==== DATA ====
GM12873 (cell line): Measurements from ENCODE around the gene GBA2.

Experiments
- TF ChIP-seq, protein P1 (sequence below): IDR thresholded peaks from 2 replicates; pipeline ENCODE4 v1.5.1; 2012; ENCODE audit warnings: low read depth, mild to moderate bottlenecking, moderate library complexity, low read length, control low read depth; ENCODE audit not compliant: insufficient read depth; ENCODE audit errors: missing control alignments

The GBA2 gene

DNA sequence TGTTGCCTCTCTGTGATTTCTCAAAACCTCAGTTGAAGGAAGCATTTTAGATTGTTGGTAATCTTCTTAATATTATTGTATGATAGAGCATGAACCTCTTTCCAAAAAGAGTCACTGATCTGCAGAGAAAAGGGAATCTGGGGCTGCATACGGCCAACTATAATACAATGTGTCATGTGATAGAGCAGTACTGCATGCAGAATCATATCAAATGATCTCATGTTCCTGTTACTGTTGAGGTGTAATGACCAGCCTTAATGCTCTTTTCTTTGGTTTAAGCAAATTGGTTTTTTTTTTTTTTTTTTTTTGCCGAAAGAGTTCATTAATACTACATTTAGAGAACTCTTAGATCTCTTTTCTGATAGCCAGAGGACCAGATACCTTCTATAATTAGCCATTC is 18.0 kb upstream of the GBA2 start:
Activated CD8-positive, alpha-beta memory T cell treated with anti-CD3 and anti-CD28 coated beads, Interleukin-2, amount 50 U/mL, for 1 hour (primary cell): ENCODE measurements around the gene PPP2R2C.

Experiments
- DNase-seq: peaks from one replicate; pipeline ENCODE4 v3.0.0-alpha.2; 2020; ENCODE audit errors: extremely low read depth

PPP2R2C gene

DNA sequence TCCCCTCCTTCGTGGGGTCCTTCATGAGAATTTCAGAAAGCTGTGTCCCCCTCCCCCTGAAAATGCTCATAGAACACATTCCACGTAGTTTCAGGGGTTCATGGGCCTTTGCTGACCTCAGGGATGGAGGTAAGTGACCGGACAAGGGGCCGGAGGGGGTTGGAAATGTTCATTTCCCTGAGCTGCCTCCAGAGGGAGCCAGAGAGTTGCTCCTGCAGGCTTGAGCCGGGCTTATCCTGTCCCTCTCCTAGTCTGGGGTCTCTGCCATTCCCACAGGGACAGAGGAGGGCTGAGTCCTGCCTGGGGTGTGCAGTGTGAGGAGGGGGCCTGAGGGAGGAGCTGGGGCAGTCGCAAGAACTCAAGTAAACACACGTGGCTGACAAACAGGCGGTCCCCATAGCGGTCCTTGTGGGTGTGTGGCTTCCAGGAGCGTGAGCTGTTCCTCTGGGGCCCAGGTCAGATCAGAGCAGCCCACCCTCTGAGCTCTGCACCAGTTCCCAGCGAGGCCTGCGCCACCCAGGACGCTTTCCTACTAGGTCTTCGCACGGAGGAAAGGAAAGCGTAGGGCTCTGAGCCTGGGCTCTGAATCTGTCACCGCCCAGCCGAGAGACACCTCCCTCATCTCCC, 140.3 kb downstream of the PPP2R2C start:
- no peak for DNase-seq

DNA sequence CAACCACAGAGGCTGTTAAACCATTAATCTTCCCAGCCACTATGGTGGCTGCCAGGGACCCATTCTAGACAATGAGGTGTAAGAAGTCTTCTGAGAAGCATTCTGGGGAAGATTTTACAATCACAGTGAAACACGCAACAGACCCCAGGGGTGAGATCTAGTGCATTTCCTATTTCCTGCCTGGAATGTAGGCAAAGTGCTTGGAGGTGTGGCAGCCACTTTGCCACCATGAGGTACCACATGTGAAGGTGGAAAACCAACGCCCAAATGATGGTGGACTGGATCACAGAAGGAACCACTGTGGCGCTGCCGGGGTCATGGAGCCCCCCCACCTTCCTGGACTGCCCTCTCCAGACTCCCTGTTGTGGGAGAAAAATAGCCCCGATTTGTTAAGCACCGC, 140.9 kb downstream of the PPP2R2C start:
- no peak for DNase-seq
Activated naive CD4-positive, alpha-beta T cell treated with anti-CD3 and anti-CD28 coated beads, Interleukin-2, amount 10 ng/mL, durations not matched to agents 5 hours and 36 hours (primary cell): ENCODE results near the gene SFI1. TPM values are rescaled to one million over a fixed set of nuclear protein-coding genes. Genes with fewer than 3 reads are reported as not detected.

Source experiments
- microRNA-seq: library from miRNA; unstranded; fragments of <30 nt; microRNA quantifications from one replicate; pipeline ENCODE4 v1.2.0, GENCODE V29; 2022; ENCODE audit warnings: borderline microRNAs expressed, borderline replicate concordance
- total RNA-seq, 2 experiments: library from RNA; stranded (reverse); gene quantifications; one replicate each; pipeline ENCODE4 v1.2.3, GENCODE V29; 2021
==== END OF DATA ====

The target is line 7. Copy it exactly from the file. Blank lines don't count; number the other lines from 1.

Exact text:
Experiments